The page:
Pollution is a serious issue, it causes breathing problems and can be detrimental to the health of asthmatic patients. Moreover, monitoring stations are usually placed in remote locations which do not accurately represent and determine features like gas, pressure, humidity, temperature and Air Quality Index (or AQI). These parameters can drastically change from street to street depending on the traffic and proximity to industry. This challenge can be solved using an IoT air quality monitoring station that can be placed outside your work or home to get realtime accurate information. This information can be of great use for people to know prior to travel, especially for individuals with breathing issues.

What it does

An IoT Air quality monitoring system that can capture real time information of temperature, humidity, pressure, and the presence of smoke and other noxious gases like carbon monoxide. The project makes use of three sensors - BME680, MQ9B and MQ2. The BME680 gas sensor can detect temperature, humidity, pressure and gas resistance. This information can be processed further to arrive at an estimate of the Air Quality Index or AQI of that area. The MQ2 sensor helps in detecting inflammable gases and smoke. Here we use it to detect smoke levels. The MQ09 gas sensor can be calibrated to detect the exact quantity of any poisonous gas, like carbon monoxide or methane. Here we use it to detect carbon monoxide, which is released in large amounts by vehicles on roads.

The device reports all its data to a web dashboard and can notify the user when any of the readings cross the safety threshold. So it can be used to remotely detect how safe an area is. The safety thresholds are tunable and will notify the user as soon as any of the readings cross that value.

The microcontroller, acting as the brain, is the SAMW25 Development Board by Atmel with the manufacture id as ATSAMW25-XPRO. The microcontroller has many GPIO Ports and has I2c, SCI, WiFI and ADC built in. It also has a vast range of example projects that can be seen for inspiration and direction. Lastly, with Atmel chips, we have the option to use the powerful Microchip Studio (Previously Atmel Studio) as our Integrated Development Environment. This IDE gives us powerful development and debugging tools to identify and solve issues in our code.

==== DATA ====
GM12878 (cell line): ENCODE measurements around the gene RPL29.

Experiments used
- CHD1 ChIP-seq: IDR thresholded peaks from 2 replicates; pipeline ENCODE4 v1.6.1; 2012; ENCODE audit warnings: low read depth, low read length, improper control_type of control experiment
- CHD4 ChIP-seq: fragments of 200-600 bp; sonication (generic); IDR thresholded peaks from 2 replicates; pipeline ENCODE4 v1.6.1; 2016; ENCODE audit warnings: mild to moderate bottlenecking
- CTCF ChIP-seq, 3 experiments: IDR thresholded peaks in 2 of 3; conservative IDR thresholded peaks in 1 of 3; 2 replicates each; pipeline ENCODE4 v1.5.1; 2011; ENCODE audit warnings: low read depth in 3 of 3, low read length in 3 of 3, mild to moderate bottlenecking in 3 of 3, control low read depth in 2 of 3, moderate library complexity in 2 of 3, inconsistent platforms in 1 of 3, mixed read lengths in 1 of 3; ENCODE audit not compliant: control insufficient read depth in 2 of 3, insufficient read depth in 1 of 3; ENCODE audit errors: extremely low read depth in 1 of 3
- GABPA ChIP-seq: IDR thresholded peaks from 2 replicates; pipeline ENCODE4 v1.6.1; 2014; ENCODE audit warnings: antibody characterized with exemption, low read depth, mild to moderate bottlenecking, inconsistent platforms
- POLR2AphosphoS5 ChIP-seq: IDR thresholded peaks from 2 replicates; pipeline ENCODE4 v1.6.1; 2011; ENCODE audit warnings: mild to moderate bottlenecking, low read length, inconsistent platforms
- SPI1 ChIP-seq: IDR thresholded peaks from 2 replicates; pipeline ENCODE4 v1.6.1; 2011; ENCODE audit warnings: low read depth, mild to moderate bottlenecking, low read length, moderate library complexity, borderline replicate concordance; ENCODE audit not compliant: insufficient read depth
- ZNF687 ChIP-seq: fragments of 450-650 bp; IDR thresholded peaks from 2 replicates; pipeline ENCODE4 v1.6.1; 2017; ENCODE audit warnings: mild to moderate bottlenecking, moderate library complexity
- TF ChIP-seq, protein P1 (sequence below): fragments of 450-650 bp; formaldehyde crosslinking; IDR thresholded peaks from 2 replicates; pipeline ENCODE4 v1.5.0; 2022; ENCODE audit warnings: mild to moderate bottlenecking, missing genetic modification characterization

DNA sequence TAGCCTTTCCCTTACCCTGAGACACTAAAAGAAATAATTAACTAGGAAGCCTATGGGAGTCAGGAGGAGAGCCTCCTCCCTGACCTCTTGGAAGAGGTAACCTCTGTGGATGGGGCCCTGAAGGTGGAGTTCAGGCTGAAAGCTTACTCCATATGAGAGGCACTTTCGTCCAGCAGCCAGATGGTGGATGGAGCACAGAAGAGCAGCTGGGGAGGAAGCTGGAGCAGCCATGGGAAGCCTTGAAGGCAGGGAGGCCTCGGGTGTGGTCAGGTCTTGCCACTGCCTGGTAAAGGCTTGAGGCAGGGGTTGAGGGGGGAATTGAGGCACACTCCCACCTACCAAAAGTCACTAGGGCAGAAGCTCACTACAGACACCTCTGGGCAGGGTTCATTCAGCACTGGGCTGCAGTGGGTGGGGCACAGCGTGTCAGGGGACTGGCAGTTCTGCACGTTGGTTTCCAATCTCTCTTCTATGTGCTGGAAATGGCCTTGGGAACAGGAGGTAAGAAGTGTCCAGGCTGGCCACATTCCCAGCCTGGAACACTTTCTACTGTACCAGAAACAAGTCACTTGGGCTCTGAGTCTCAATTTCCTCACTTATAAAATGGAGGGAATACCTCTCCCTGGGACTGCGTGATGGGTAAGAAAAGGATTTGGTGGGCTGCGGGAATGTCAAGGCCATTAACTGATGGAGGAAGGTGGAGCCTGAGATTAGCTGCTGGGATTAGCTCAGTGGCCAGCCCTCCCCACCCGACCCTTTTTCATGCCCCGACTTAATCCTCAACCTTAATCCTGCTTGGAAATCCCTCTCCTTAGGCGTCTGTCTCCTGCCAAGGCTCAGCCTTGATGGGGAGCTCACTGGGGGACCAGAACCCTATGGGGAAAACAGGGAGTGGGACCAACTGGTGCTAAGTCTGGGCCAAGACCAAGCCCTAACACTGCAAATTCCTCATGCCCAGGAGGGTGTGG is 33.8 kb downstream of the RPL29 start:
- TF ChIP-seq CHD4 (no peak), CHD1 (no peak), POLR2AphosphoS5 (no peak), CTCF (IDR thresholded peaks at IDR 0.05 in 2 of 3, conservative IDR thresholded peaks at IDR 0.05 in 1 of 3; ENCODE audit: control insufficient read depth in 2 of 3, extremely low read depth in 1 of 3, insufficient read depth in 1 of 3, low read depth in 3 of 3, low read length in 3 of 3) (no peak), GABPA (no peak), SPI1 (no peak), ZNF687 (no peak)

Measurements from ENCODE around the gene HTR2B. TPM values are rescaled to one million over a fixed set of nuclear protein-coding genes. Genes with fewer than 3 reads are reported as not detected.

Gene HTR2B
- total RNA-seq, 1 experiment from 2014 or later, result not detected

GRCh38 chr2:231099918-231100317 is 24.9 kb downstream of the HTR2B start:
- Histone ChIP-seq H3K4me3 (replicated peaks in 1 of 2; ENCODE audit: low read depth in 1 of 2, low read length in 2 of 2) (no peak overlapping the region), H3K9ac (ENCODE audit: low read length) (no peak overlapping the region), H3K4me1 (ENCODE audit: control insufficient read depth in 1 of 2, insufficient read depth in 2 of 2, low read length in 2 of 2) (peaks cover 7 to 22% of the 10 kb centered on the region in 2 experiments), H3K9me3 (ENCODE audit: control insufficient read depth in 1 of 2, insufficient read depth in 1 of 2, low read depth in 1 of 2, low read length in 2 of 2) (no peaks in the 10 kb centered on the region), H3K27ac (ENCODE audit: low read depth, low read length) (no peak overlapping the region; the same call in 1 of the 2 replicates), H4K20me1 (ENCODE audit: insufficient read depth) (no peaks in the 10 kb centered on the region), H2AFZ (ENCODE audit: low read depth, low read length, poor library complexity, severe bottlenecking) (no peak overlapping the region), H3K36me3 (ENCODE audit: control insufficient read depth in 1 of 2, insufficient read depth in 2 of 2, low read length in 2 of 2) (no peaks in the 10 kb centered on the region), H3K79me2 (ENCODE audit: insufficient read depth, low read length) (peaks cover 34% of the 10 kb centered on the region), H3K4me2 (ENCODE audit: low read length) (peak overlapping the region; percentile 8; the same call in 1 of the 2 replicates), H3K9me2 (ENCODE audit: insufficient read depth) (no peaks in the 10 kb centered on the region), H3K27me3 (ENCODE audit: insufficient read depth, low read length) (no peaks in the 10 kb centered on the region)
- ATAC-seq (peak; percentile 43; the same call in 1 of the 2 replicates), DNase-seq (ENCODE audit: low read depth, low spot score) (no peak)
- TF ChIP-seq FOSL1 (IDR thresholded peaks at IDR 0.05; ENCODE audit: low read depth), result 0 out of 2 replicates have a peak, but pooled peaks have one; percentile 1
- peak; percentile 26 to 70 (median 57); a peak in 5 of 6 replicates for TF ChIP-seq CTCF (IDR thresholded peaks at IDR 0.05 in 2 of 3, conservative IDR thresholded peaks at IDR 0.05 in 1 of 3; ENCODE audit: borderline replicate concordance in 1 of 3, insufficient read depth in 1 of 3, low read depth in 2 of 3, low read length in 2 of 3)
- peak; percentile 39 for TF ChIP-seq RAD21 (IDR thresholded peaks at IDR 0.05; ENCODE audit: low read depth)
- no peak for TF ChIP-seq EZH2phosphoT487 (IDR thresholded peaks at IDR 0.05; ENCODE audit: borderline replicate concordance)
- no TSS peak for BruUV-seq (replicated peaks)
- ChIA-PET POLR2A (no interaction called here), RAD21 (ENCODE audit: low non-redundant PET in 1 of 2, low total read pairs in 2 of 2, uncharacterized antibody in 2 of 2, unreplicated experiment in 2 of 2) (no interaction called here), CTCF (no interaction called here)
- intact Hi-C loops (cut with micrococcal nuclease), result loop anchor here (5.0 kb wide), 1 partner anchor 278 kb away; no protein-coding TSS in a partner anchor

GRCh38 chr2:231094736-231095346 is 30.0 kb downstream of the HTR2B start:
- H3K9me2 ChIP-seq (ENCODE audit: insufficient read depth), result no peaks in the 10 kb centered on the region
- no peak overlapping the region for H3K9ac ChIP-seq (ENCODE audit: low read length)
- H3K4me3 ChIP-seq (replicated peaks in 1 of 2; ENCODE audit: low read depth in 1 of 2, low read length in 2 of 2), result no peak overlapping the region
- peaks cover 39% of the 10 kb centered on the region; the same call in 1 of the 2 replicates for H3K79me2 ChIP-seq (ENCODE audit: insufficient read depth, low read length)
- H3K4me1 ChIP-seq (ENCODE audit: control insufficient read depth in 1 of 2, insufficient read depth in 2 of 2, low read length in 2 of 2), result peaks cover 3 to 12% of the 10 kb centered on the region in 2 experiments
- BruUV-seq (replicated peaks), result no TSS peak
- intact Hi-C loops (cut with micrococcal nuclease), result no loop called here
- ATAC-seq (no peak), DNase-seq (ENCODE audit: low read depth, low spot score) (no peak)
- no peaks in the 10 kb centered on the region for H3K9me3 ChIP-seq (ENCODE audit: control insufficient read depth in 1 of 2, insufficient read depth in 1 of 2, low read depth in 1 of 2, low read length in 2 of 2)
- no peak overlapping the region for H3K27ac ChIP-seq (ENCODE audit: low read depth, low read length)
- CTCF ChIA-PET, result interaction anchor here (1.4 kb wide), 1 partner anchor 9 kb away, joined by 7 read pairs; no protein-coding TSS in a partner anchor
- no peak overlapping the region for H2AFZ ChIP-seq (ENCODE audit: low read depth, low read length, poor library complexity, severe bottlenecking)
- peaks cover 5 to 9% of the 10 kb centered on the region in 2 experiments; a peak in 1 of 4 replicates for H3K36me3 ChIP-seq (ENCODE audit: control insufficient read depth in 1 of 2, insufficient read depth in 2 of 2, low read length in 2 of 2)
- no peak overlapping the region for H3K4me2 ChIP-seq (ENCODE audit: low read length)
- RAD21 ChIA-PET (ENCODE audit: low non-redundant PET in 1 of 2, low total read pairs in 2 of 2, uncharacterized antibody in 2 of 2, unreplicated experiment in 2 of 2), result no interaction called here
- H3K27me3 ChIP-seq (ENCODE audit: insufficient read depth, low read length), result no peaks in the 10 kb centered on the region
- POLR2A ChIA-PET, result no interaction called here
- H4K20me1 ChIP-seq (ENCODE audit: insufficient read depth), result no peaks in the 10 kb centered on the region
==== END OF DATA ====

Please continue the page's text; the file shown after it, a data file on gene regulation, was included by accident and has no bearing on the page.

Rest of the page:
How we built it

Starting from Ideation, to components, to PCB Design and Firmware and Software we did everything from scratch. Dividing all the steps required to build this project into 6 steps.

1. Ideation and Components The first step was to ideate and come up with a mission statement for our project. Once we had an idea, we started designing the power system, port management and decided on the main components and their communication channels. We created a detailed Bill of Materials (BOM) for our project and a block diagram explaining the whole project in simple terms.

2. Schematics and PCB Layout Designing the schematics and PCB was an iterative, time consuming process. There was a lot of back-and-forth on the components our project used. Sometimes we faced supply chain issues and had to drastically change our design. Once done, we moved on to completing the schematic design and laying out that schematic on the PCB. This entire process was done using Altium Designer. Many symbols and layouts were designed by us, barring those for standard components and a few we found on the Altium Manufacture Repository or SnapEDA. We tried our best to follow best practices while routing and laying out, often consulting the datasheet for detailed information.

3. Boot loader and Firmware Once the PCB was on its way for review and printing, we started with the software part of our project. The Real Time Operating System of choice was Free RTOS. We chose Free RTOS for its simplicity, size and open source licensing. The MIT Open Source License allows us to loop at the code and understand how the thread scheduling is done by the RTOS. It also has multiple plugins that can be useful for expanding the project. The boot-loader and firmware are written in C with good programing practices.